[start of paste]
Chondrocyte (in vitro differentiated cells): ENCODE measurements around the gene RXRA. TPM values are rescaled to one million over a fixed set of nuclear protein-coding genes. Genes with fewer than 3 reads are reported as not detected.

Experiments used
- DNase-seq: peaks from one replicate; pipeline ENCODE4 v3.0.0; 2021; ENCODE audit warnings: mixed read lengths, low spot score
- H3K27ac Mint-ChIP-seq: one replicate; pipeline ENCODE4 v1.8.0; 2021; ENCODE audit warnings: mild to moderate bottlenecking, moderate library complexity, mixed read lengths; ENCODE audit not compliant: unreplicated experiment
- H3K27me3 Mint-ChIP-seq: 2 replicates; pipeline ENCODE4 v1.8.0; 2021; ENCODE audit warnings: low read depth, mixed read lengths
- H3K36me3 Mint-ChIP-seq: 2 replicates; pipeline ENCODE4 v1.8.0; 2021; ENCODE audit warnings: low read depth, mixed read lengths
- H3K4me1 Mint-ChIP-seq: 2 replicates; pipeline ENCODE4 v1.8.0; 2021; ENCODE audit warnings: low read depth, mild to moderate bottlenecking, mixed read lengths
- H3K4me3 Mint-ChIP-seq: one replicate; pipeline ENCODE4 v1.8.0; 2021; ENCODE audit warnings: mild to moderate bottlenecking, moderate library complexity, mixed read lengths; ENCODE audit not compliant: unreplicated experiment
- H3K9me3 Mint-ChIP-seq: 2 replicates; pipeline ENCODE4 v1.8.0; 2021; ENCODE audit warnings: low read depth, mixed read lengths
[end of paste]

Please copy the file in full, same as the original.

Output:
Chondrocyte (in vitro differentiated cells): ENCODE measurements around the gene RXRA. TPM values are rescaled to one million over a fixed set of nuclear protein-coding genes. Genes with fewer than 3 reads are reported as not detected.

Experiments used
- DNase-seq: peaks from one replicate; pipeline ENCODE4 v3.0.0; 2021; ENCODE audit warnings: mixed read lengths, low spot score
- H3K27ac Mint-ChIP-seq: one replicate; pipeline ENCODE4 v1.8.0; 2021; ENCODE audit warnings: mild to moderate bottlenecking, moderate library complexity, mixed read lengths; ENCODE audit not compliant: unreplicated experiment
- H3K27me3 Mint-ChIP-seq: 2 replicates; pipeline ENCODE4 v1.8.0; 2021; ENCODE audit warnings: low read depth, mixed read lengths
- H3K36me3 Mint-ChIP-seq: 2 replicates; pipeline ENCODE4 v1.8.0; 2021; ENCODE audit warnings: low read depth, mixed read lengths
- H3K4me1 Mint-ChIP-seq: 2 replicates; pipeline ENCODE4 v1.8.0; 2021; ENCODE audit warnings: low read depth, mild to moderate bottlenecking, mixed read lengths
- H3K4me3 Mint-ChIP-seq: one replicate; pipeline ENCODE4 v1.8.0; 2021; ENCODE audit warnings: mild to moderate bottlenecking, moderate library complexity, mixed read lengths; ENCODE audit not compliant: unreplicated experiment
- H3K9me3 Mint-ChIP-seq: 2 replicates; pipeline ENCODE4 v1.8.0; 2021; ENCODE audit warnings: low read depth, mixed read lengths